The Student News Site of Taipei American School




Helen Zia: Champion of Asian American Rights Visits


“I should buy this” was Mr. Richard Arnold’s first thought as he watched a documentary featuring Helen Zia, back in the early 2000s. Her message on Asian American civil rights was “just so powerful.” More than ten years later, TAS students were able to hear this message from her in person.
Mr. Arnold was able to get in contact with Mrs. Zia with the help of Mr. Bing Shen, a parent from a former TAS alumnus. “Last march, I was talking to Mr. Bing Shen about a student’s term paper about Vincent Chin when we mentioned Helen Zia. He said, ‘Oh, I know her from attending Princeton together and I am still in touch with her.’” When Mr. Arnold returned to school after spring vacation, he received an email from Mrs. Zia. He was then able to invite her to visit TAS with the approval of a grant from the PTA.
Mrs. Helen Zia, a second generation Chinese American born in New Jersey, is a champion of many causes, but is renowned for her civil rights work for Asian americans. She is an award winning author who wrote Asian American Dreams: The Emergence of an American People, which traces the political history of Asians in American society.
After graduating from Princeton and leaving medical school, she became an autoworker in Detroit and discovered her life’s work as a journalist and writer.
“I realized that what I really wanted to do was to tell the stories that I was seeing all around but wasn’t seeing anywhere in books, newspapers, or magazines” Mrs. Zia said.
This lack of mention is what she calls MIH, or “missing in history”. Korean Americans suffered massive retaliation from the black community during the LA riots as response to the death of African American teenager Latasha Harlins by a Korean shop owner, Soon Ja Du. But “when you read about the LA riots today, it is portrayed as a black-white issue only. [The Asian Americans are] just not mentioned” she said.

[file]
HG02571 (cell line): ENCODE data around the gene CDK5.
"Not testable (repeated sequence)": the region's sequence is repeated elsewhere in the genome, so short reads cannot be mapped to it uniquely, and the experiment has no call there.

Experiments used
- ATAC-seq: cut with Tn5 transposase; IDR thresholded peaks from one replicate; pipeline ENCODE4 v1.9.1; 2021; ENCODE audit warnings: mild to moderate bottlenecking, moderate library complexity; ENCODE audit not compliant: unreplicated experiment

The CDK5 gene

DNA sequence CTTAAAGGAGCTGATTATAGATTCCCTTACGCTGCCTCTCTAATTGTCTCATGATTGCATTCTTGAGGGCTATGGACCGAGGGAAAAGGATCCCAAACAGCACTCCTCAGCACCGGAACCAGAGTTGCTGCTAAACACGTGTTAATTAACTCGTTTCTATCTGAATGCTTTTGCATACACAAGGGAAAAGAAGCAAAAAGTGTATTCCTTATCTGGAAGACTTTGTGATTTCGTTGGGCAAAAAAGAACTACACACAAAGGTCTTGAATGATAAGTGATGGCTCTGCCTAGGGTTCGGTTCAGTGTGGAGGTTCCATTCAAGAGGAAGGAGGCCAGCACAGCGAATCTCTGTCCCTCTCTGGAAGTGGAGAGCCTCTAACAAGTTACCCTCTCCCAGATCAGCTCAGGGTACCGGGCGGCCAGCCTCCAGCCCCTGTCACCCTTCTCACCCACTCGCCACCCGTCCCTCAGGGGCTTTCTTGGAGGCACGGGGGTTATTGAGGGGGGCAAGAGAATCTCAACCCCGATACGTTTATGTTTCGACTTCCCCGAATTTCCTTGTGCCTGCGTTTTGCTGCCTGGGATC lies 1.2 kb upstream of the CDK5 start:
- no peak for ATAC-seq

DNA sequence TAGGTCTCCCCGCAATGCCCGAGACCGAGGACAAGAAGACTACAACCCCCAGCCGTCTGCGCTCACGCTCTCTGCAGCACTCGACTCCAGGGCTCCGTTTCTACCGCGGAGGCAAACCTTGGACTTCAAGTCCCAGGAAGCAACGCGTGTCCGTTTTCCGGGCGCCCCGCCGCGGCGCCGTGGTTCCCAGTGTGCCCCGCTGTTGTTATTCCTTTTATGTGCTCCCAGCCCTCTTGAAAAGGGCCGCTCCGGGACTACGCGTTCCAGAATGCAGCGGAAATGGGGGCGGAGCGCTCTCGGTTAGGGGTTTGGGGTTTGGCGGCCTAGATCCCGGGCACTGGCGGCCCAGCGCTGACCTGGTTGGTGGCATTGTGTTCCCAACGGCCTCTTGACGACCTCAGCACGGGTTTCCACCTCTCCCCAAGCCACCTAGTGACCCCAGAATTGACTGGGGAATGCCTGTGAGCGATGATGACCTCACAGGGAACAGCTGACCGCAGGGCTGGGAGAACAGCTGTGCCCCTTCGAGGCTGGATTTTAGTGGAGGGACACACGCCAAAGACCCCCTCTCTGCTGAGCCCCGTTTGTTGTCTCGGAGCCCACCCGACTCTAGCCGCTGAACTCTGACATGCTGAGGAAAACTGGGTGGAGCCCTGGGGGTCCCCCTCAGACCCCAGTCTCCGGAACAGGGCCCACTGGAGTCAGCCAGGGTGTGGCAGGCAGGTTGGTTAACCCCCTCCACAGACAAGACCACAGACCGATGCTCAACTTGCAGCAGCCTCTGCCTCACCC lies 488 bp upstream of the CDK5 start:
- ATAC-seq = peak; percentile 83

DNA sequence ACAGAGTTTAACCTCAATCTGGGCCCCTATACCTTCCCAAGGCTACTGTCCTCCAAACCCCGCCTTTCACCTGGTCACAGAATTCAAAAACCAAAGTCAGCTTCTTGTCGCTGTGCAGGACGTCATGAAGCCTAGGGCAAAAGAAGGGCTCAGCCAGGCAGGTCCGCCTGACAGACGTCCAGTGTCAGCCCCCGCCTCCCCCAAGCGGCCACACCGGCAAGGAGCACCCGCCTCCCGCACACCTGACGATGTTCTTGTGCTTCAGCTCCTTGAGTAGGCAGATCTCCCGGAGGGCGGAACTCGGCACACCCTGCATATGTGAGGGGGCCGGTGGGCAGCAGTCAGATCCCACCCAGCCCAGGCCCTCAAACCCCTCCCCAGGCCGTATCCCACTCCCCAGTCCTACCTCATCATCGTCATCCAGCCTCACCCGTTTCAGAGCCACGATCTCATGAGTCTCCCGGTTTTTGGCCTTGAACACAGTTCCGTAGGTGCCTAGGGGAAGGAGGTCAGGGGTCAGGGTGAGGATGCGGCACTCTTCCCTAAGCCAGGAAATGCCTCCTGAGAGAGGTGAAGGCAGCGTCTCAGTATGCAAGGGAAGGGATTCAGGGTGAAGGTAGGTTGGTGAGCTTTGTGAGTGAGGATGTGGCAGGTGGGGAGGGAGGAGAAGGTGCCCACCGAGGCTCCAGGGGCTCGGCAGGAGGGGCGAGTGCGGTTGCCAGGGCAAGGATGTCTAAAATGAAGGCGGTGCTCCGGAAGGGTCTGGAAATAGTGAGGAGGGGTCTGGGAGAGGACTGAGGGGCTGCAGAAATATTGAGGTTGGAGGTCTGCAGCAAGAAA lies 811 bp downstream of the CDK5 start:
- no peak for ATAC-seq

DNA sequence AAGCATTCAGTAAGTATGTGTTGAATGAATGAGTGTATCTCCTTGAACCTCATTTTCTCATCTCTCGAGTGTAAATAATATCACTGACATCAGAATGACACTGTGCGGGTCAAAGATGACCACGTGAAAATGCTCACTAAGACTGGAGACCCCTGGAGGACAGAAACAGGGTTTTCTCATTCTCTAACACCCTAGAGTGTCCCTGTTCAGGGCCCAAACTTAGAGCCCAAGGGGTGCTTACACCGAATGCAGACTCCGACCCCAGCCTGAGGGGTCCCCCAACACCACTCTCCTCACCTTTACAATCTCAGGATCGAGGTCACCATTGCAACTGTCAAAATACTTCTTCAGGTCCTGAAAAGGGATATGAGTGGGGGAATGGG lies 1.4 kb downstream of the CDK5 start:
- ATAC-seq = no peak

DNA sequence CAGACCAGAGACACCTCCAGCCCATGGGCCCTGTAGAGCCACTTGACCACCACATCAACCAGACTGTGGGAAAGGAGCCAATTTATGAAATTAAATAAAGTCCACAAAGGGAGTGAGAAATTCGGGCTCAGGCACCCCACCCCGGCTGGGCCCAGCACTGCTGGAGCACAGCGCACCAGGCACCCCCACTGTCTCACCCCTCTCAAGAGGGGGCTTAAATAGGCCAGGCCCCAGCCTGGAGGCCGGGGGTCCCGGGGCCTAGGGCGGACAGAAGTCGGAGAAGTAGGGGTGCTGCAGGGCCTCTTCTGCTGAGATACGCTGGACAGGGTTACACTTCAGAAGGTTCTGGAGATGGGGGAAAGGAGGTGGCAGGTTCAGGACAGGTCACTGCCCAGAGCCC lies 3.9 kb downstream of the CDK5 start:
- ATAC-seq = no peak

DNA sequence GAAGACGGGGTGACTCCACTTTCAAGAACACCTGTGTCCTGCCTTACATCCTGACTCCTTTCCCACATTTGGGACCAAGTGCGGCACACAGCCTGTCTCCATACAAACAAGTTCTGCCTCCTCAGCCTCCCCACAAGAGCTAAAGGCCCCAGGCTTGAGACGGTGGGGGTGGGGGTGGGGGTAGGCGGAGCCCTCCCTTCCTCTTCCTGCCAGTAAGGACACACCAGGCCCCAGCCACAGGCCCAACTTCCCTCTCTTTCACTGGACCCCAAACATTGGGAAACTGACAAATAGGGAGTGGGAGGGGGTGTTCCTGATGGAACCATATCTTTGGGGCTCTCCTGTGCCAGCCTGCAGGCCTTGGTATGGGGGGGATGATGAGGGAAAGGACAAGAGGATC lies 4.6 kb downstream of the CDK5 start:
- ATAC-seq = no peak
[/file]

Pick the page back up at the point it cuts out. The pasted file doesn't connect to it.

Today, Asian Americans face a more subtle and complicated form of racism. Asian americans are often stereotyped as a model minority, “who never organize and never speak up.” According to Zia, this is the license for Asian Americans to be mistreated and abused, especially in the high tech industries. “They are the new coolies, who work hard and never complain” said Mrs. Zia. To combat this, she encouraged students to “think critically and question everything.”
The increased profile of Asian Americans, however, has brought positive social changes. “When I was a kid at school, there were about 500,000 Asians living in the US, including Hawaii. They could fit in a corner of Taipei city.” Today, there are almost 19 million Asian Americans. With the increase in numbers, there was also an increase in familiarity. “When I was growing up, Chinese food was chop suey. Now, we have much more variety.”
For Erin H. (12), Mrs. Zia’s speech had significant impact on her views on being a minority. “As a Chinese American living in a unique English speaking environment with an Asian American majority, I haven’t thought much on this issue before. I feel like this speech brought more attention to the prejudice that minority groups face.”

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